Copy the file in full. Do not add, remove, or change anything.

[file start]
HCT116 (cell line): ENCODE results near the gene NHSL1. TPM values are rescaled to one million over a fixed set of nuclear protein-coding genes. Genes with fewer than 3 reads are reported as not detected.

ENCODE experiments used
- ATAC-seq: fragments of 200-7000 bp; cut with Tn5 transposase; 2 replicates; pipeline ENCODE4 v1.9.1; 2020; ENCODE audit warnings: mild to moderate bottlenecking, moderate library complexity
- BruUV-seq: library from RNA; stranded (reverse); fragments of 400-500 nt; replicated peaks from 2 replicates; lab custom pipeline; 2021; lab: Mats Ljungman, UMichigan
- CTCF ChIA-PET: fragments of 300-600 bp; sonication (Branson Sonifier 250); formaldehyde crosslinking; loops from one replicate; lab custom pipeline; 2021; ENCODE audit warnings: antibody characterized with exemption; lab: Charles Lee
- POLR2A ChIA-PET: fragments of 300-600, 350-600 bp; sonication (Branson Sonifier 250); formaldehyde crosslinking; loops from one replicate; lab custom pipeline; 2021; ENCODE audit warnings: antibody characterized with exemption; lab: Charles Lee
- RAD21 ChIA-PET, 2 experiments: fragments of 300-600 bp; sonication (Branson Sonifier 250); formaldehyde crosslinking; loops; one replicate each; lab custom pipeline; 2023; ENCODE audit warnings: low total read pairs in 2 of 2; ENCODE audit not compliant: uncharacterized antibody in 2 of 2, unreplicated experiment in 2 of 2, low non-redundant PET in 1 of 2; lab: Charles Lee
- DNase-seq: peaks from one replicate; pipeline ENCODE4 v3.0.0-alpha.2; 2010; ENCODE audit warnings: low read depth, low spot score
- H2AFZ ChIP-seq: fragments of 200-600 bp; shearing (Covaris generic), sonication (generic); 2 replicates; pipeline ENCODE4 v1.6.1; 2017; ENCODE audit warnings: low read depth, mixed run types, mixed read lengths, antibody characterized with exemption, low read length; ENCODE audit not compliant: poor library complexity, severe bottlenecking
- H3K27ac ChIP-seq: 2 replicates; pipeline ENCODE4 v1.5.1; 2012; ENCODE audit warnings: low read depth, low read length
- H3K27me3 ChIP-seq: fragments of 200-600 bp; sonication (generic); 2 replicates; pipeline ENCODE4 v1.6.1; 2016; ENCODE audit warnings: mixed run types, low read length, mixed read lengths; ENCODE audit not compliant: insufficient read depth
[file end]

HCT116 (cell line): ENCODE results near the gene NHSL1. TPM values are rescaled to one million over a fixed set of nuclear protein-coding genes. Genes with fewer than 3 reads are reported as not detected.

ENCODE experiments used
- ATAC-seq: fragments of 200-7000 bp; cut with Tn5 transposase; 2 replicates; pipeline ENCODE4 v1.9.1; 2020; ENCODE audit warnings: mild to moderate bottlenecking, moderate library complexity
- BruUV-seq: library from RNA; stranded (reverse); fragments of 400-500 nt; replicated peaks from 2 replicates; lab custom pipeline; 2021; lab: Mats Ljungman, UMichigan
- CTCF ChIA-PET: fragments of 300-600 bp; sonication (Branson Sonifier 250); formaldehyde crosslinking; loops from one replicate; lab custom pipeline; 2021; ENCODE audit warnings: antibody characterized with exemption; lab: Charles Lee
- POLR2A ChIA-PET: fragments of 300-600, 350-600 bp; sonication (Branson Sonifier 250); formaldehyde crosslinking; loops from one replicate; lab custom pipeline; 2021; ENCODE audit warnings: antibody characterized with exemption; lab: Charles Lee
- RAD21 ChIA-PET, 2 experiments: fragments of 300-600 bp; sonication (Branson Sonifier 250); formaldehyde crosslinking; loops; one replicate each; lab custom pipeline; 2023; ENCODE audit warnings: low total read pairs in 2 of 2; ENCODE audit not compliant: uncharacterized antibody in 2 of 2, unreplicated experiment in 2 of 2, low non-redundant PET in 1 of 2; lab: Charles Lee
- DNase-seq: peaks from one replicate; pipeline ENCODE4 v3.0.0-alpha.2; 2010; ENCODE audit warnings: low read depth, low spot score
- H2AFZ ChIP-seq: fragments of 200-600 bp; shearing (Covaris generic), sonication (generic); 2 replicates; pipeline ENCODE4 v1.6.1; 2017; ENCODE audit warnings: low read depth, mixed run types, mixed read lengths, antibody characterized with exemption, low read length; ENCODE audit not compliant: poor library complexity, severe bottlenecking
- H3K27ac ChIP-seq: 2 replicates; pipeline ENCODE4 v1.5.1; 2012; ENCODE audit warnings: low read depth, low read length
- H3K27me3 ChIP-seq: fragments of 200-600 bp; sonication (generic); 2 replicates; pipeline ENCODE4 v1.6.1; 2016; ENCODE audit warnings: mixed run types, low read length, mixed read lengths; ENCODE audit not compliant: insufficient read depth